"I hate this." John muttered suddenly.
Alex turned to watch him warily.
John closed his eyes. "I hate all of this."
"I know …" Alex turned in her seat as far as she could and reached up to touch his face. Long stubble caught on her fingers as she stroked his cheek and he sighed as he leaned into her touch. "Say the word and it ends …"
John smiled and a short laugh croaked forth. "It's too late for that."
"Yup," Alex declared suddenly, "In fact, we are in some pretty deep poo."
John laughed loudly, "Hell, yeah!" He turned to see Alex suddenly grinning up at him, glad for the reprieve that merriment offered. But there was no hiding the fear and sorrow in her eyes. "But it can't be all that bad … not if you're with me."
Alex's grin grew and she mimed sticking her fingers down her throat.
John rolled his eyes and sat back from her. "Okay, no more soppy stuff."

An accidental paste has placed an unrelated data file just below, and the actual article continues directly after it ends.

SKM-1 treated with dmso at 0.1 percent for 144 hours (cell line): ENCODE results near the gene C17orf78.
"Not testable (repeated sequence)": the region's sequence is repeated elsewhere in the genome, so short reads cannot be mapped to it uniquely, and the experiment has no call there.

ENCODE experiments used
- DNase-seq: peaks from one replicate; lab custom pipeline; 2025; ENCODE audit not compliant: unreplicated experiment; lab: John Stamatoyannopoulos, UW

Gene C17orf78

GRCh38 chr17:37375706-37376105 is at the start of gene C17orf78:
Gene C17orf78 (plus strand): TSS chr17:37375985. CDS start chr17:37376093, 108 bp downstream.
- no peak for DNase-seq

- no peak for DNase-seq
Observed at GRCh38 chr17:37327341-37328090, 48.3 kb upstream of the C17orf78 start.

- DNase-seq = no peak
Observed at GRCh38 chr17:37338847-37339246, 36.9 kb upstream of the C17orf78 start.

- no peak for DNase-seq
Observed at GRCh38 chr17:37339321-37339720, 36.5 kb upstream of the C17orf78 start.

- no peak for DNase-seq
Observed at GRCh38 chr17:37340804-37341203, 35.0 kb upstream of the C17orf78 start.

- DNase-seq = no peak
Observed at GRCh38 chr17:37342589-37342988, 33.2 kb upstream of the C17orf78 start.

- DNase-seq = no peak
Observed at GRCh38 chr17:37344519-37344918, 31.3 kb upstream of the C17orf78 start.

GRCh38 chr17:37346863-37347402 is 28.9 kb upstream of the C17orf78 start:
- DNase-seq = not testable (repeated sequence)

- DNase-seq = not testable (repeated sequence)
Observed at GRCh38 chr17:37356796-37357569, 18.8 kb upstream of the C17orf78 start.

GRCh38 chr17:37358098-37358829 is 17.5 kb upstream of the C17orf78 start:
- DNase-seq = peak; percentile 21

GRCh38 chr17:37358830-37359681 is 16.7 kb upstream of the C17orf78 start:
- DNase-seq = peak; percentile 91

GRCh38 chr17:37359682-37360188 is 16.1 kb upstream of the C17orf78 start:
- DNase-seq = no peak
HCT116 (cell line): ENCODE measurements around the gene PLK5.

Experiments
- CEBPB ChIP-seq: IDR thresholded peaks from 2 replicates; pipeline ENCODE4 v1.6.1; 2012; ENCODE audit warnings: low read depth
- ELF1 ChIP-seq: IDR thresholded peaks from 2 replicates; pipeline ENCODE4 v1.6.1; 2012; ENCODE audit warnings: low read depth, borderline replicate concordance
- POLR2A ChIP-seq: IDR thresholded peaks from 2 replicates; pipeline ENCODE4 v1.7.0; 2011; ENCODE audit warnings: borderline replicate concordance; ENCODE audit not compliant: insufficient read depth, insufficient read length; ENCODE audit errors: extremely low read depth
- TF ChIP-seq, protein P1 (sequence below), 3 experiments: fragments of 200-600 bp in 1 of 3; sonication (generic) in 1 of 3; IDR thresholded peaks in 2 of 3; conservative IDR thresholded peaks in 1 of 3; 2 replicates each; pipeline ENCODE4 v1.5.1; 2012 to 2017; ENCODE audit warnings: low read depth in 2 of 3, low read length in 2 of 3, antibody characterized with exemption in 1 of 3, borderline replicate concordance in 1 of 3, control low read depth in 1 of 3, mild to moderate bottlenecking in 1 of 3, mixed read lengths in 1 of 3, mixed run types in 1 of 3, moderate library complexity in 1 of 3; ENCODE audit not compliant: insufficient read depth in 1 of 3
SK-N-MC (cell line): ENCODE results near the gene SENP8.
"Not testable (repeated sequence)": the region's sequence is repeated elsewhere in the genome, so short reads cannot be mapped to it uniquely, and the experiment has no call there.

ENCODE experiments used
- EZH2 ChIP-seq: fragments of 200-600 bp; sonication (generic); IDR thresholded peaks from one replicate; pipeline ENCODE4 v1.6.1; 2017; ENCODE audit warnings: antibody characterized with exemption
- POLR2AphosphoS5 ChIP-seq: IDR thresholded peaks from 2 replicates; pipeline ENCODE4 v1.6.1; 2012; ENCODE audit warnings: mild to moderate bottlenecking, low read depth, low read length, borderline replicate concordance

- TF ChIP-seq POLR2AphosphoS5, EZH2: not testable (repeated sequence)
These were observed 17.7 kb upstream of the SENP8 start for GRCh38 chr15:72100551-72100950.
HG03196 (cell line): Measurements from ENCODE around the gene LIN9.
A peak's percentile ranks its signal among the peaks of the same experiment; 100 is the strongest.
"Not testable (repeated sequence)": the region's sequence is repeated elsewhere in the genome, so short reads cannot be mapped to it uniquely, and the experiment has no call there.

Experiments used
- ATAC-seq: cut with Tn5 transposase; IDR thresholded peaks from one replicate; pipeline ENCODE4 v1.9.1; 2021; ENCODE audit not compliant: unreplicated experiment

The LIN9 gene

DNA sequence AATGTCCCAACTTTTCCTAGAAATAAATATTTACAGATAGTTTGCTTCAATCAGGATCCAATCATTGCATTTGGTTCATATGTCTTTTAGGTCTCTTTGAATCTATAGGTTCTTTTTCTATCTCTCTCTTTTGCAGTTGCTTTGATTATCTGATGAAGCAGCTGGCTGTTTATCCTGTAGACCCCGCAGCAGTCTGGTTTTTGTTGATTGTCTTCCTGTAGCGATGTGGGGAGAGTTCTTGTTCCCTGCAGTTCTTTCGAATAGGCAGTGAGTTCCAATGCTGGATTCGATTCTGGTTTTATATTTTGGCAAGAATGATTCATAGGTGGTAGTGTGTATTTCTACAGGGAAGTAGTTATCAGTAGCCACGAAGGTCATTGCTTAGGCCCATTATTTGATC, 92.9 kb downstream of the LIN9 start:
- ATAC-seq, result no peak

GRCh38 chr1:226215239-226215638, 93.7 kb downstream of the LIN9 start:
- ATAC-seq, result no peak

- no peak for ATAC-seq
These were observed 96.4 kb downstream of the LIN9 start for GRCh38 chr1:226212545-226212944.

"Good. We are hardened criminals, after all." Alex chuckled, "Even though only one of us actually looks like one."
John stuck his tongue out at her and then turned back to the laptop.
Alex glanced at the clock and frowned in thought. "We should go. While it's still dark."
John considered this for a moment.
"Not that you really have a stealth mode." Alex added merrily.
"What the hell does that mean?"
Alex shrugged, her grin returning.
"I have been quiet and sneaky." John defended, "That I'm not a pro like you is perhaps a good thing."
Alex gasped, "Police training and nothing more, I'll have you know!"
"Yeah … I'll bet."
"I know, I know – I'm kidding." John giggled happily, "Your suspect 'previous experience' has proven most beneficial."
"As has your geeky computer nerdiness."
John grinned in delight and nodded in acknowledgement of the stale mate. He closed the laptop and passed it to her before then starting the car. "But …" He took the car out of gear and turned to her, a sudden thought creasing his brow. "Not for the last target … quiet and sneaky won't do …"
"Oh no. No way." Alex agreed, her attention taken on snapping her seat belt across her and she chuckled as she shook her head. "He is going to see us coming."
John nodded in agreement, his throat tight and tears brimming.
Alex turned to him and now saw the sudden change in his demeanour. "Oh, babe!" She leaned across and took hold of his chin, straining against her seatbelt as she turned his face towards her.